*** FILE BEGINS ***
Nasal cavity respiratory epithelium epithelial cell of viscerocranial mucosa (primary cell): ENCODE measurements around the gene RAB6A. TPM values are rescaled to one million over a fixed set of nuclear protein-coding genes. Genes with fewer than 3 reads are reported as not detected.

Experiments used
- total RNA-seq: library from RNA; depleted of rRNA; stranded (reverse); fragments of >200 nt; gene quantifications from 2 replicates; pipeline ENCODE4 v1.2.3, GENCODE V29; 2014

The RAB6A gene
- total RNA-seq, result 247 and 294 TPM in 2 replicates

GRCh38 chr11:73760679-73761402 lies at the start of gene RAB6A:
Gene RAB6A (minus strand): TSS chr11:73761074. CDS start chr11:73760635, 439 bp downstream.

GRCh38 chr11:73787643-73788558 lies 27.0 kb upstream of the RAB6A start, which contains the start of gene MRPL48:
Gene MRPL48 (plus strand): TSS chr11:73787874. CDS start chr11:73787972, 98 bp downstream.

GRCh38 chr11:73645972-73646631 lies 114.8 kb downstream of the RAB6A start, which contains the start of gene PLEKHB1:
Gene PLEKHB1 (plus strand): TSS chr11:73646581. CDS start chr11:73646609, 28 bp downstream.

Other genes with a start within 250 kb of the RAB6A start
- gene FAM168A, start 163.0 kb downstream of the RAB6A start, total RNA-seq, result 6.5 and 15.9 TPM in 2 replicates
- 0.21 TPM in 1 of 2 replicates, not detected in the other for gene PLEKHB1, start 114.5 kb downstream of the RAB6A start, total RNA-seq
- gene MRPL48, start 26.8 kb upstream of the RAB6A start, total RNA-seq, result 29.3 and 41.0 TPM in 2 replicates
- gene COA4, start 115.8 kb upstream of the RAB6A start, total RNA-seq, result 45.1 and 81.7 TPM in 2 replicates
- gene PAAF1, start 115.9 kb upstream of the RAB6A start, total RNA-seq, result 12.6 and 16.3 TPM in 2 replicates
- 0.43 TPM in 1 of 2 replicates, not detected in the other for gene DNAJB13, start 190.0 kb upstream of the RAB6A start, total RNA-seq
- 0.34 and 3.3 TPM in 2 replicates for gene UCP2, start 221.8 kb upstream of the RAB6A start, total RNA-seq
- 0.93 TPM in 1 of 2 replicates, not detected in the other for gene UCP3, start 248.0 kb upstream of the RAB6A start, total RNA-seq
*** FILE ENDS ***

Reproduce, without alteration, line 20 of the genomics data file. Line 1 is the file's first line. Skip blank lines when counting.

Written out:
- 0.93 TPM in 1 of 2 replicates, not detected in the other for gene UCP3, start 248.0 kb upstream of the RAB6A start, total RNA-seq